Linked by Thom Holwerda on Sun 8th Jul 2012 17:54 UTC
Google Fantastic initiative by Google. Anna Peirano details: "Google is launching a new campaign called 'Legalize Love' with the intention of inspiring countries to legalize marriage for lesbian, gay, and bisexual people around the world. The 'Legalize Love' campaign officially launches in Poland and Singapore on Saturday, July 7th. Google intends to eventually expand the initiative to every country where the company has an office, and will focus on places with homophobic cultures, where anti-gay laws exist." As proud as I am of living in the first country to legalise same-sex marriage, it's easy to forget we only did so in 2000. Also, it's about time the large technology companies of the world started using their power, reach, and money to do good. Hopefully, this initiative will transcend company boundaries, uniting them behind a common, noble goal.
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RE[5]: A few thoughts
by OMRebel on Mon 9th Jul 2012 18:12 UTC in reply to "RE[4]: A few thoughts"
OMRebel
Member since:
2005-11-14

As far as I know, this has always been that way in The Netherlands. In fact, I believe this is common in many European countries, and, like so many other civil things, is probably Napoleonic.

The problem with your concept is that because marriage entitles you to state benefits and rights, it must be performed by the state. We have a very, very clear separation between church and state, so the church performing rites or signing documents that give you state benefits and rights is wholly incompatible with out legal system, government structure, and so on.

UPDATE: Turns out it's indeed Napoleonic, but on top of that, the Protestant leader Calvin (deeply religious!), who has had a tremendous amount of influence on Dutch society, also stated that couples should marry before both the church AND the state:

"The Protestant pastor and theologian of Geneva John Calvin decreed that, in order for a couple to be considered married, they must be registered by the state in addition to a church ceremony.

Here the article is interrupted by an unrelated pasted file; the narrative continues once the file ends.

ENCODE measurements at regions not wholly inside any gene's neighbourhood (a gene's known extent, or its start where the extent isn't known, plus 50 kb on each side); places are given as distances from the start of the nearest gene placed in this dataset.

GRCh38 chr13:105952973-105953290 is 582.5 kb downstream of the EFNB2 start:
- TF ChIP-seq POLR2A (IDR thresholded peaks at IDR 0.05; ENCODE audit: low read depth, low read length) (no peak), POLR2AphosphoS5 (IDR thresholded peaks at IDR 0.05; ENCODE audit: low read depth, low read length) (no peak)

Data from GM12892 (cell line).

In 1792, with the French Revolution, religious marriage ceremonies in France were made secondary to civil marriage. Religious ceremonies could still be performed, but only for couples who had already been married in a civil ceremony. Napoleon later spread this custom throughout most of Europe. In present-day France only civil marriage has legal validity. A religious ceremony may be performed after the civil union, but has no legal effect."


http://en.wikipedia.org/wiki/Civil_marriage


In the US, we have to sign up for, and purchase a marriage license. After the wedding, the pastor (who is licensed by the state) signs the license and it's then filed. If you go to the Justice of the Peace in the US, it's the same process - except it's the Justice of the Peace that signs it, instead of the pastor.

So, the state itself isn't performing the wedding service - that is performed from someone that is licensed by the state to perform it. Anyone here can become licensed to perform marriages. That is clear separation between church and state - to deny someone from being able to perform the marriage would clearly cut over that line as the state would have to bias itself against someone due to their religious beliefs.

Reply Parent Score: 1

RE[6]: A few thoughts
by Thom_Holwerda on Mon 9th Jul 2012 18:26 in reply to "RE[5]: A few thoughts"
Thom_Holwerda Member since:
2005-06-29

So technically, it's exactly the same here as it is in the US; the state is required. Even if you do a religious wedding, you need the state. This is not much different from the quick legal ceremony at city hall followed by the big ceremonial wedding.

It's all pretty similar, it seems.

Reply Parent Score: 2

RE[7]: A few thoughts
by OMRebel on Mon 9th Jul 2012 18:41 in reply to "RE[6]: A few thoughts"
OMRebel Member since:
2005-11-14

So technically, it's exactly the same here as it is in the US; the state is required. Even if you do a religious wedding, you need the state. This is not much different from the quick legal ceremony at city hall followed by the big ceremonial wedding.

It's all pretty similar, it seems.


I think it really is similar, yes. Each state within the US has varying laws that differ somewhat. Here's a page with a pretty decent summary on how the states differ:

http://usmarriagelaws.com/search/united_states/blood_test_requireme...

I live in Mississippi, and we are one of the handful of states that require a blood test to be performed.

Reply Parent Score: 2